The main text is divided into three parts, treating the subject-matter in chronological order. Part I describes the earliest data available, from ca. 1500 B.C. till the beginning of the Han dynasty, 202 B.C. Part II deals with the early centuries of our era, and gives a general picture of the gibbon as he appears in the literature of the T’ang dynasty which ended in 907 A.D. Part III is mainly concerned with pictorial representations of the gibbon in the art of the Sung, Yuan and Ming dynasties. The survey ends with the beginning of the Ch’ing dynasty, in 1644 A.D.; for after that date the gibbon became so rare in China that what is written about him is largely repetitious. An appendix gives a brief account of the gibbon in Japan.
Sun Wukong’s magic staff is famed in popular culture for its ability to grow and shrink but less so for its great weight. The latter quality is best demonstrated in chapter 56 when human bandits attempt and fail to pick up the 8.8 ton weapon:
Sticking the rod into the ground, Pilgrim said to them, “If any of you can pick it up, it’s yours.” The two bandit chiefs at once went forward to try to grab it, but alas, it was as if dragonflies were attempting to shake a stone pillar. They could not even budge it half a whit! This rod, you see, happened to be the “As-you-will” gold-banded cudgel, which tipped the scale in Heaven at thirteen thousand, five hundred catties [yiwan sanqian wubai jin, 一萬三千五百斤; 17,560 lbs. / 7,965 kg].  How could those bandits have knowledge of this? The Great Sage walked forward and picked up the rod with no effort at all. Assuming the style of the Python Rearing its Body, he pointed at the bandits and said, “Your luck’s running out, for you have met old Monkey!” (Wu & Yu, 2012, vol. 3, p. 81).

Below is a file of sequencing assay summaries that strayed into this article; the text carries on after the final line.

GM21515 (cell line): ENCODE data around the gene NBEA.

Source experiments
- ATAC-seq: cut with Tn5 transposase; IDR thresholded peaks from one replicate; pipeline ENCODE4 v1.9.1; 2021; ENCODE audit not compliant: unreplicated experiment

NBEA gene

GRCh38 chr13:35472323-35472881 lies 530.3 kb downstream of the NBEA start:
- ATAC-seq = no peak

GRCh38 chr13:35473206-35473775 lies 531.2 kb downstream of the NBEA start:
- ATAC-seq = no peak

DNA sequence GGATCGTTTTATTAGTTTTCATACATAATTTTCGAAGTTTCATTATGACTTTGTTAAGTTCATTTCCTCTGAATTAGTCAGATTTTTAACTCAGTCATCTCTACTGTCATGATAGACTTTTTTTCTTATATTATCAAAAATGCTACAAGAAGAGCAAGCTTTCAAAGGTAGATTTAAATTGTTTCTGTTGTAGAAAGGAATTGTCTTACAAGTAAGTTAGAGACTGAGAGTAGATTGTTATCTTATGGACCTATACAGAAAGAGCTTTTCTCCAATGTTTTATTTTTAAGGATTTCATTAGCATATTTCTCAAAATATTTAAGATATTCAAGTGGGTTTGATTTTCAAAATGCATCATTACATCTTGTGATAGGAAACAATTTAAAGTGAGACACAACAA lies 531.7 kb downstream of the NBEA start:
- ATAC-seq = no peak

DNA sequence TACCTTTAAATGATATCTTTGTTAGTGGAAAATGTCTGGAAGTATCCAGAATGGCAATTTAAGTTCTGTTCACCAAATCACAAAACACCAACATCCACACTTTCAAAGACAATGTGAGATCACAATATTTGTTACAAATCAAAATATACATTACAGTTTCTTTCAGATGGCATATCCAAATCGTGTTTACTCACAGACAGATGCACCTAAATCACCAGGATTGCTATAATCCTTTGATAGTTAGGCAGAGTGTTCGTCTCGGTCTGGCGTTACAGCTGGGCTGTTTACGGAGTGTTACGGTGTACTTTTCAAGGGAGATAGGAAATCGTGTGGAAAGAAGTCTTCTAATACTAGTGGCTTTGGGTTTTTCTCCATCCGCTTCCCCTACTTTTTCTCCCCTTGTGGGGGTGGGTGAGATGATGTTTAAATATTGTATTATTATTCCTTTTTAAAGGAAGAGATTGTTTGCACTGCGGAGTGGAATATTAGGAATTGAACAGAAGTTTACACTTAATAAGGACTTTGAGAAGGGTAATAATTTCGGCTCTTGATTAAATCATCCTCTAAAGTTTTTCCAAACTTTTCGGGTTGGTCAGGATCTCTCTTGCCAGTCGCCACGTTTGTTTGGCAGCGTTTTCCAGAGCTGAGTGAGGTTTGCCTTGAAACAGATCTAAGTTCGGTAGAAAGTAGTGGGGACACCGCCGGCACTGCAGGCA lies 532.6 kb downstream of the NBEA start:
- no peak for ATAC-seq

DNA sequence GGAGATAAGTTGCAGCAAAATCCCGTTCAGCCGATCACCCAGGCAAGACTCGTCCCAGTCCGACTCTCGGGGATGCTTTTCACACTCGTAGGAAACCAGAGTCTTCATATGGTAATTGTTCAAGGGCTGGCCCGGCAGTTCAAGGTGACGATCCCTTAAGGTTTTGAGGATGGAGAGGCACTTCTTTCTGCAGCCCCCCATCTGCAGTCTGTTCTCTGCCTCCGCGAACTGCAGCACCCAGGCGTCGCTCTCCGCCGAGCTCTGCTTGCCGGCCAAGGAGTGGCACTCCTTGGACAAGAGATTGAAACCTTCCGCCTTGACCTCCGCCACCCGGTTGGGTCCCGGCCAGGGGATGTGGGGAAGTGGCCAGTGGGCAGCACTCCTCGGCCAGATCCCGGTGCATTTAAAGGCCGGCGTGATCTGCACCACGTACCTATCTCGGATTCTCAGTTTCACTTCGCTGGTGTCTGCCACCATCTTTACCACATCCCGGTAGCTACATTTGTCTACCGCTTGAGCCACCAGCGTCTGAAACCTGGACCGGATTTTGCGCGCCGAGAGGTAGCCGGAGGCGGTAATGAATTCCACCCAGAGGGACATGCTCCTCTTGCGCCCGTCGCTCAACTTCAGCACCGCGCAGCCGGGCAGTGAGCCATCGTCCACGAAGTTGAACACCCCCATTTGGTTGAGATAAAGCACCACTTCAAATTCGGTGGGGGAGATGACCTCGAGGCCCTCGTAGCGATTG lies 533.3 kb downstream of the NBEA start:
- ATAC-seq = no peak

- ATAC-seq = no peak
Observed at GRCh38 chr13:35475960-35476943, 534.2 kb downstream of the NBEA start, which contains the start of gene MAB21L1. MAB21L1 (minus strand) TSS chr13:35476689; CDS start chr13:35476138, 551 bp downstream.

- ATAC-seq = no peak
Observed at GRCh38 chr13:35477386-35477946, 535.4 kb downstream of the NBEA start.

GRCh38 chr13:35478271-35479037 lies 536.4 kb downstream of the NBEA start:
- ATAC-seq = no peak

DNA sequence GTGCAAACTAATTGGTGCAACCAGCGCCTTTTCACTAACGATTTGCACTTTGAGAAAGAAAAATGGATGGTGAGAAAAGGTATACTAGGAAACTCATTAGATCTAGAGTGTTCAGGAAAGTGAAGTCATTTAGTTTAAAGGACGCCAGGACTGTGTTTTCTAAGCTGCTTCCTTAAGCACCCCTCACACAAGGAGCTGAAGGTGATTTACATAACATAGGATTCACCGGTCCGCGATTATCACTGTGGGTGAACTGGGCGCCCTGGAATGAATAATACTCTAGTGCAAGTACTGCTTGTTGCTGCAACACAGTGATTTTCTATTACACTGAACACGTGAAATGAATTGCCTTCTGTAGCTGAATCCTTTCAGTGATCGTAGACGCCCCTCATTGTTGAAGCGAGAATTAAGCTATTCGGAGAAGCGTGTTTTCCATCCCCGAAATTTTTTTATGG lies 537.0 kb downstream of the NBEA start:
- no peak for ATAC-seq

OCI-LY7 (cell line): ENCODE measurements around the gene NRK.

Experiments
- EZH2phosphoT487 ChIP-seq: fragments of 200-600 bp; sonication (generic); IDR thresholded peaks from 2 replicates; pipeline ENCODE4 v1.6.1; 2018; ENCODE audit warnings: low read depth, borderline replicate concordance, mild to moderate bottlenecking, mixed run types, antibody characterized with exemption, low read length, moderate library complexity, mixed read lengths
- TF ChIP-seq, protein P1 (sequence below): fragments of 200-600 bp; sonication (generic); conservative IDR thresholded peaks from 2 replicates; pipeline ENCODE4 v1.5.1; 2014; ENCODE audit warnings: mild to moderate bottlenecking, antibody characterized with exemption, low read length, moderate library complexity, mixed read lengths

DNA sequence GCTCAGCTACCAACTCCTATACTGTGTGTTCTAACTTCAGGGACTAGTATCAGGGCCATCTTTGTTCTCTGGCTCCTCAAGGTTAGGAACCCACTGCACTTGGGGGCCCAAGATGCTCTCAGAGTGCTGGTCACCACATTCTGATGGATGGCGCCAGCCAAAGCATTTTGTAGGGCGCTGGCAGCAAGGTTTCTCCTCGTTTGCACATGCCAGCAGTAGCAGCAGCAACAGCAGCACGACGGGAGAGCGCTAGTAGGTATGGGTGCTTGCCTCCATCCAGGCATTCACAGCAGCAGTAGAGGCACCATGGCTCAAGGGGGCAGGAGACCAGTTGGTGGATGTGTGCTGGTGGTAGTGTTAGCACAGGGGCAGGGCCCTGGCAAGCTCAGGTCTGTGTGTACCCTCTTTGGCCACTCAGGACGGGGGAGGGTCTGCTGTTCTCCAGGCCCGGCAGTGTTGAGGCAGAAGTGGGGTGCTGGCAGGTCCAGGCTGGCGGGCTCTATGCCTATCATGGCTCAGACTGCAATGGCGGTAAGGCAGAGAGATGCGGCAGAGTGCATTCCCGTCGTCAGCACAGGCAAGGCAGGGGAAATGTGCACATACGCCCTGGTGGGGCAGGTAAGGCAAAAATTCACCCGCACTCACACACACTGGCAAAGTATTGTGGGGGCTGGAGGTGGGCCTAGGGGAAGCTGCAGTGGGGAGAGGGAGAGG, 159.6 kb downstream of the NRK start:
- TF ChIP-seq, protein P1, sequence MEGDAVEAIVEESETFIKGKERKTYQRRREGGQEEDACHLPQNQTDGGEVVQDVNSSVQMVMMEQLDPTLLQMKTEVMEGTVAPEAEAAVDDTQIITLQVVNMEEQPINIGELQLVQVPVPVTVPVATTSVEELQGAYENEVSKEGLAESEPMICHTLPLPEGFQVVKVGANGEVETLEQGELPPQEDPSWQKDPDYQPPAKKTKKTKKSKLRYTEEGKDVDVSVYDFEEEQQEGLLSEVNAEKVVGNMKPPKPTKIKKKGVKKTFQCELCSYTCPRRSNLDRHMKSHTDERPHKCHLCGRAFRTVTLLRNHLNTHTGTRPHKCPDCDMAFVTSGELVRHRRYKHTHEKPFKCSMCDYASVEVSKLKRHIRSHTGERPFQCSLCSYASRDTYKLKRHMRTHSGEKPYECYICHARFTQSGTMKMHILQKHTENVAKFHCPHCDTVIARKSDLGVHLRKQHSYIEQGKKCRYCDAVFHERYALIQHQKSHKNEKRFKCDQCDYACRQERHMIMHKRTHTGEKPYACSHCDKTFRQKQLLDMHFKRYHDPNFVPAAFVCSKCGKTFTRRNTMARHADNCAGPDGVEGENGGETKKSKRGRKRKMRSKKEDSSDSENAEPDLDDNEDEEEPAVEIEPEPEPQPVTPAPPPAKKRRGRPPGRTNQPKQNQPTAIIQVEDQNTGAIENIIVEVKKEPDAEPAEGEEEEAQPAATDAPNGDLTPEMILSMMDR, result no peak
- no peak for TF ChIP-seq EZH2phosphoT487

Thirteen thousand five hundred is divisible by nine, which Chinese numerology considers to represent “infinity”. So it’s possible the number (infinity multiplied) was meant to convey that the staff was heavy beyond comprehension, something that only a divine hero such as Monkey would be able to wield.
While I still agree the great weight cements his position as a superior hero, I no longer believe the number is connected to numerology.
1. Connection to the Water Margin
I now suggest the weight of the weapon was directly influenced by a scene in chapter 27 of the Water Margin (Shuihu zhuan, 水滸傳, c. 1400).  It involves the bandit Wu Song lifting a heavy stone block:
“You mean I haven’t got my strength back? All right. How heavy is the stone block [shi dun, 石墩] I saw in front of the Heavenly King Temple yesterday?” 
[Shi En, a young admirer] “Probably three to five hundred catties [san wu bai jin, 三五百斤; 390-650 lbs./177-295 kg].” 
“Let’s take a look. I wonder whether I can move it.”
“Please have some food and wine first.”
“There’ll be time enough for that when we come back.”
The two men walked to the Heavenly King Temple. The prisoners on the grounds bowed and hailed them respectfully. Wu Song shook the stone slightly. He laughed.
“This soft life is spoiling me. I’ll never be able to pick it up!”
“You shouldn’t scoff,” said Shi En. “That stone weighs three to five hundred catties!”
Wu Song grinned. “You really think I can’t lift it? Get back, you men, and watch this.”
He slipped off his tunic and tied the sleeves around his waist. Embracing the stone, he raised it easily [fig. 1], then tossed it away with both hands. It dropped with a thud, sinking a foot into the earth. The watching prisoners were astonished.